The photographs in these pages should appear crisply clear. If they do not, you may be experiencing the same issue I am with my browser. If you force the page to refresh (holding down the Ctrl key while pressing F5, works in many browsers) the photos should appear as they were meant to.
Later ... After some investigation I discovered that my internet service provider was compressing the data I received for picture files, reducing their quality. They told me most people didn't notice. I have no idea why they did it, since I was paying for the data anyway.
This morning I moved the cows from the Back Barn paddock along the lane to the PW. It was a warm sunny spot out of the wind and the cows were in the sleepy mood which makes them quite hard to get moving when they stop. I had to walk through them and make a few go through the gate, then push another little group forward, or they'd have carried on standing in the lane. There's not a huge amount of obvious fresh feed in the paddock, so I suppose they couldn't muster much enthusiasm.
517, the first cow mated last summer, is looking very heavy in the belly! I'll have to recheck my calving date spreadsheet and ensure I draft the early cows off in good time for calving on the flats.
Once they were all through the gate I went along to the end of Route 356 (the track to the right in the picture, named after our stuck steer), and refreshed the water in the trough on the far fenceline and added some iodine.
New Zealand soils are deficient in Iodine and for decades our table salt has been iodised to address the problem in the human population. But we don't routinely do anything for the animals, other than via the salt licks occasionally provided - but from my recollection of iodine solutions always being stored in dark containers to protect them from light, I'm not sure how effective that provision is when the blocks are constantly out in the sunshine. Several years ago a fertilizer sales representative mentioned another Northland cattle breeder's trouble with weak newborn calves, where iodine deficiency had been determined as the cause of the problem. It seemed to me that it would be sensible to take heed, and since then I've been adding a bit of iodine to the water of my cattle, particularly in the weeks coming up to calving.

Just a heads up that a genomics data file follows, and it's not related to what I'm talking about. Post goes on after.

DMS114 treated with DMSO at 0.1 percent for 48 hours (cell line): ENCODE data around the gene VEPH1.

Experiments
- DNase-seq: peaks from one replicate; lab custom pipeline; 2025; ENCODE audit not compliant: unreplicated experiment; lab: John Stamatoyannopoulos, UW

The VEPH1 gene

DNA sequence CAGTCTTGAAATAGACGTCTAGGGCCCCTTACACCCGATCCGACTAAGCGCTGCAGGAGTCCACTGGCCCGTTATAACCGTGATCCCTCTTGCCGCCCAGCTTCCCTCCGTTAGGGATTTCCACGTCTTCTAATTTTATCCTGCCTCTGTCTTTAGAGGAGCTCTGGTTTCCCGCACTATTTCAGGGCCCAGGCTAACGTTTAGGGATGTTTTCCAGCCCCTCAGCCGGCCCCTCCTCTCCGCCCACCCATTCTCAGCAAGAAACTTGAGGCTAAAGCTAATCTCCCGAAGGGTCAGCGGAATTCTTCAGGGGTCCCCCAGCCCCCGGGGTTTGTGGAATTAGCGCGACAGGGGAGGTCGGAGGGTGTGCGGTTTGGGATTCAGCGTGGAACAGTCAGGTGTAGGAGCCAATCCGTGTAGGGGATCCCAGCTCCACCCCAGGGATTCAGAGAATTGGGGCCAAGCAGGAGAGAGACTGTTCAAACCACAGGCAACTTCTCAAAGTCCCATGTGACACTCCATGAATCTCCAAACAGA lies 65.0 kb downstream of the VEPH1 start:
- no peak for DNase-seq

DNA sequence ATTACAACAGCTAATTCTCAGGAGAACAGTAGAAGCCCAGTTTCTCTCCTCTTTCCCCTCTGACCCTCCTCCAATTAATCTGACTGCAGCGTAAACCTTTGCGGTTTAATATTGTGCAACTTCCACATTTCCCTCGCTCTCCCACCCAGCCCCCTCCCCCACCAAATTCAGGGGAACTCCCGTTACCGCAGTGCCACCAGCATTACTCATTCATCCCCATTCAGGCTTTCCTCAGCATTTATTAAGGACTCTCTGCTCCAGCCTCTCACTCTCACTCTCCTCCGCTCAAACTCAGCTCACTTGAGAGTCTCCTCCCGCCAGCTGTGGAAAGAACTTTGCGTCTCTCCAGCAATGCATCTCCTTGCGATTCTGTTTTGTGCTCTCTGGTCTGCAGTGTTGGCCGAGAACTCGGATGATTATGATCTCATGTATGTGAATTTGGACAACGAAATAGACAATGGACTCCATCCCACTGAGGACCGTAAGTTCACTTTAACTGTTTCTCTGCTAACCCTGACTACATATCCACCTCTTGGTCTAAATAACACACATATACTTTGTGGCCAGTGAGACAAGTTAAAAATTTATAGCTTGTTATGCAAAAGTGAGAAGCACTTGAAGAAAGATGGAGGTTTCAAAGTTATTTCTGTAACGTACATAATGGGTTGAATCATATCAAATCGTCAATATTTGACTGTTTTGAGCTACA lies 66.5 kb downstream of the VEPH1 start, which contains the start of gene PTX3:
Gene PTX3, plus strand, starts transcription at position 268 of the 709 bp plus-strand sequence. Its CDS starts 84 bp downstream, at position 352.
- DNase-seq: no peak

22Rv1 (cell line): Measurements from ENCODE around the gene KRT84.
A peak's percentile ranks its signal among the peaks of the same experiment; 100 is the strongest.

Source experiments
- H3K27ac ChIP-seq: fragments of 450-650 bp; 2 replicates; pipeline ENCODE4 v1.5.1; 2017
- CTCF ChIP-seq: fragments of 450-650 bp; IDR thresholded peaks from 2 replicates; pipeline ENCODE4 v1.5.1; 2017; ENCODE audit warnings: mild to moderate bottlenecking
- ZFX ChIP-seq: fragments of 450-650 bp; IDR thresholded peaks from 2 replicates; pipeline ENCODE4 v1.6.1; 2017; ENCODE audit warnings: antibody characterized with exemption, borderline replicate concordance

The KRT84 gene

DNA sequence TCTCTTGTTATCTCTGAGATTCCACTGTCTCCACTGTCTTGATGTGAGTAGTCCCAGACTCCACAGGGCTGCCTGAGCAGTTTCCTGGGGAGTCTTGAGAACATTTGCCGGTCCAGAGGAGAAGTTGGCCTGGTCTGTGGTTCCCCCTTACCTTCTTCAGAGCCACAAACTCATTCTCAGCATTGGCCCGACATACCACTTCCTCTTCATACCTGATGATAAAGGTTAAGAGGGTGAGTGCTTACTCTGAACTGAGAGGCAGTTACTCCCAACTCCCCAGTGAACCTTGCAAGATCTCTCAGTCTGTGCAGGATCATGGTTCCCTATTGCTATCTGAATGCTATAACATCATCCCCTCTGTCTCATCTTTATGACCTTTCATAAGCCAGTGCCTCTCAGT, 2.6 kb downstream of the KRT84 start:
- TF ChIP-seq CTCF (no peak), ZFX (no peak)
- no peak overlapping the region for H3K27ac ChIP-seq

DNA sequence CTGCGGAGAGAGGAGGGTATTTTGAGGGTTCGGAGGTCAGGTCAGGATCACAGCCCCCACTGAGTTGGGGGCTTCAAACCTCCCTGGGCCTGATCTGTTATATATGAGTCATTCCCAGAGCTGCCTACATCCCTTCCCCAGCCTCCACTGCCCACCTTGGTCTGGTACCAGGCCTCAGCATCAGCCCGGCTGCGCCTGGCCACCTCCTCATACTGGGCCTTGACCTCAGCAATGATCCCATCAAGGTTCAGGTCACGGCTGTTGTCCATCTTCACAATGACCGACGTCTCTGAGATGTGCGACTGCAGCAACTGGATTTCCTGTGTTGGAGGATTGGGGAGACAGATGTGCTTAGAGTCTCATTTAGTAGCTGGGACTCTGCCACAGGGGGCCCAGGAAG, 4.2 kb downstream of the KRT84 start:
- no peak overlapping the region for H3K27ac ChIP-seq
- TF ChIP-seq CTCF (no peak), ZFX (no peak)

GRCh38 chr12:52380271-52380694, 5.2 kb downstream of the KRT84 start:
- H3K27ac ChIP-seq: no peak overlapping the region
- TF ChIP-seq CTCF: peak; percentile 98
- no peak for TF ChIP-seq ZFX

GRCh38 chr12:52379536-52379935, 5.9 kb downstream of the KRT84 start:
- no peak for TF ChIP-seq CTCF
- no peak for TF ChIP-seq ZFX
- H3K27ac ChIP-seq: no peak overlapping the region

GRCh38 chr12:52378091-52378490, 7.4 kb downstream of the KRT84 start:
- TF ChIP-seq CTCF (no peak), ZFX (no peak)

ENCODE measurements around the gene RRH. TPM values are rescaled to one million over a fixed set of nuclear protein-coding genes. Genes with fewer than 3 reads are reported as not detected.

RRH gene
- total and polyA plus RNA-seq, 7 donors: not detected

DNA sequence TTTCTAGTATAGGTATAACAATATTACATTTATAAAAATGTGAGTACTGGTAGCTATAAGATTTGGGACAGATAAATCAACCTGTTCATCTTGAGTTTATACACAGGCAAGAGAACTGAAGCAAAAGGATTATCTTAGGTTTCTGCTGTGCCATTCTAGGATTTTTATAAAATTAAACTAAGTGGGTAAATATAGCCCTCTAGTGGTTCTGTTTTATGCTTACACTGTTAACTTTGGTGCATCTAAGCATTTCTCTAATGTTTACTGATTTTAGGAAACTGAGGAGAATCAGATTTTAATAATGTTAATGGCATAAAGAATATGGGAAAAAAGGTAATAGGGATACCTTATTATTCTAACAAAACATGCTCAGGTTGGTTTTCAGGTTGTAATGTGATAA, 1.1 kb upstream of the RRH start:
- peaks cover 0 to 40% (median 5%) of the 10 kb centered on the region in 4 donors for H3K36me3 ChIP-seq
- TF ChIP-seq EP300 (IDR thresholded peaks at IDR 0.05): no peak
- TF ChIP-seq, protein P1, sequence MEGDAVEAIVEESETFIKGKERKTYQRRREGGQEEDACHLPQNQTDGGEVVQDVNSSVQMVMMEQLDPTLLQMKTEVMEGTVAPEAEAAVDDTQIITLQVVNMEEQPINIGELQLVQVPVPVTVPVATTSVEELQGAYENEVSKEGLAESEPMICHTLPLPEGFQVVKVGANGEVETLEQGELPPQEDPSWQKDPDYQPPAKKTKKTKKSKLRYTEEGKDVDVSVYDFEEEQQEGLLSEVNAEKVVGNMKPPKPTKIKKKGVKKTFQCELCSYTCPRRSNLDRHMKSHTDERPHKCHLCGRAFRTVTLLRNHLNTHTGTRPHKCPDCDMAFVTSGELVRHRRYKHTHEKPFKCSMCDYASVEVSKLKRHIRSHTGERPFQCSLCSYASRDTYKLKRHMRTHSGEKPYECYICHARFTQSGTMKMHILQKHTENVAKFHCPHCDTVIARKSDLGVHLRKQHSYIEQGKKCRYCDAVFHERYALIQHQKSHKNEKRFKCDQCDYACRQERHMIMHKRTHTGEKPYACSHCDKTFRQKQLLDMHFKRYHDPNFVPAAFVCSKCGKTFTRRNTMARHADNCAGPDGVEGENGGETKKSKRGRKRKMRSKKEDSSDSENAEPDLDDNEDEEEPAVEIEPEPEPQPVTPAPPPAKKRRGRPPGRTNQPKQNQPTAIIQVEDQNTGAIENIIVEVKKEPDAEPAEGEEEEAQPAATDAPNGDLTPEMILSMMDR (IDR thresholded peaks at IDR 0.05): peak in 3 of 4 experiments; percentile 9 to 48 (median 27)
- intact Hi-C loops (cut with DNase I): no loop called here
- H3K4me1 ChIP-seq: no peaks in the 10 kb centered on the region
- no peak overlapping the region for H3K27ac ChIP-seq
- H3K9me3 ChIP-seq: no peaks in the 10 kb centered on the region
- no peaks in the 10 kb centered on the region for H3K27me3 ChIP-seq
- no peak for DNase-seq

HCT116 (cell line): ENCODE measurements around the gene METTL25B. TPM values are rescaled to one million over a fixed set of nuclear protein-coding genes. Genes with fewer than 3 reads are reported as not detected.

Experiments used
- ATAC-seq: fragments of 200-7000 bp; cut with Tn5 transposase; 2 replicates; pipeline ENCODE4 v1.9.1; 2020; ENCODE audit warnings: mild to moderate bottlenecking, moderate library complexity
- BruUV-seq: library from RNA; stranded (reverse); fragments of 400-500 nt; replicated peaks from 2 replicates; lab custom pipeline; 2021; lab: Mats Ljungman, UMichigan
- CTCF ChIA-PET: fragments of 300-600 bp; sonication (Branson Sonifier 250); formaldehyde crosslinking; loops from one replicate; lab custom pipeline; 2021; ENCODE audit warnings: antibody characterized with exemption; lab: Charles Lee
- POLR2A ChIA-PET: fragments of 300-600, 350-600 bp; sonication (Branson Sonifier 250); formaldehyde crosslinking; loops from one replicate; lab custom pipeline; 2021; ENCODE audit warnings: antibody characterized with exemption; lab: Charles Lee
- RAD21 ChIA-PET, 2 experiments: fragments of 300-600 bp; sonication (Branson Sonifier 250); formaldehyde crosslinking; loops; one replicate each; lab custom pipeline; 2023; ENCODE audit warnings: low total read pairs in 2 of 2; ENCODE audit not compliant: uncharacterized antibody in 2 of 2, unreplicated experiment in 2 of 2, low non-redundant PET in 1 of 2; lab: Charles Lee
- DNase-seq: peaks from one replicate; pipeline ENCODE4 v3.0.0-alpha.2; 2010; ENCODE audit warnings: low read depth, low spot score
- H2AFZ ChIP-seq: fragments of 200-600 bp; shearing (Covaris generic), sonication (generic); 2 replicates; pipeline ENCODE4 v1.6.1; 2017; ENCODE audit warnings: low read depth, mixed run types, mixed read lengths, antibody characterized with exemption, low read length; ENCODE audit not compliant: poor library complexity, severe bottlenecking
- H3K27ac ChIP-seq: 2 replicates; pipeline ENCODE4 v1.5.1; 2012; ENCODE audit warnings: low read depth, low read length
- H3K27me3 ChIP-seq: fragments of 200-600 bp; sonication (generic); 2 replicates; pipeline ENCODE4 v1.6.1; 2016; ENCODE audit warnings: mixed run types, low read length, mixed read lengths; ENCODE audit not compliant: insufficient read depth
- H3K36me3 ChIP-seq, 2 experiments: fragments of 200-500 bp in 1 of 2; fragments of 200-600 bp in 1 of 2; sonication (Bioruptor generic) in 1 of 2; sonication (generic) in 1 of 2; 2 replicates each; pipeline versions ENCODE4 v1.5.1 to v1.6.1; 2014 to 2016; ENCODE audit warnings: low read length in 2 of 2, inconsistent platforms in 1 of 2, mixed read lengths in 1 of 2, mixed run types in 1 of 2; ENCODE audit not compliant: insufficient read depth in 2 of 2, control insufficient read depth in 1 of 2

This is the trunk of a Kanuka tree (Kunzea ericoides) and the hole looks very like those made by the Puriri Moth caterpillar (Aenetus virescens). I have found many covered holes in Kanuka trees, and have assumed it is that caterpillar which lives inside. I'll have to do some deeper research to confirm.
I found a couple of very good information pages I've not seen before when I did a search for Kanuka AND Puriri moths by their Latin names. There is a Landcare Research Factsheet and a pdf document on recordings of emerging moths from The Entomological Society of New Zealand.
Walking along the track I startled a male Tomtit (Petroica macrocephala toitoi), and when he'd flown off a little way, I spotted his partner. It is very common to hear and see the male birds in this area, but the females are seen far less frequently.
I followed her for a little while through the trees as she hunted insects on their trunks.
Today's news brought the announcement of the death of Sir Paul Reeves, who was Bishop of the Anglican Diocese of Auckland when I was 15. He later became Governor General of Aotearoa New Zealand, and has been active in many areas to do with equity and democracy and always spoke with great compassion for all, yet such vehement strength when required. His death will leave a large gap in the world. One could believe that because people like Paul Reeves existed, there was real hope for all humanity.
Today was extremely cold, with reports of snow flurries in Auckland and even some as far north as Dargaville! This is very unusual.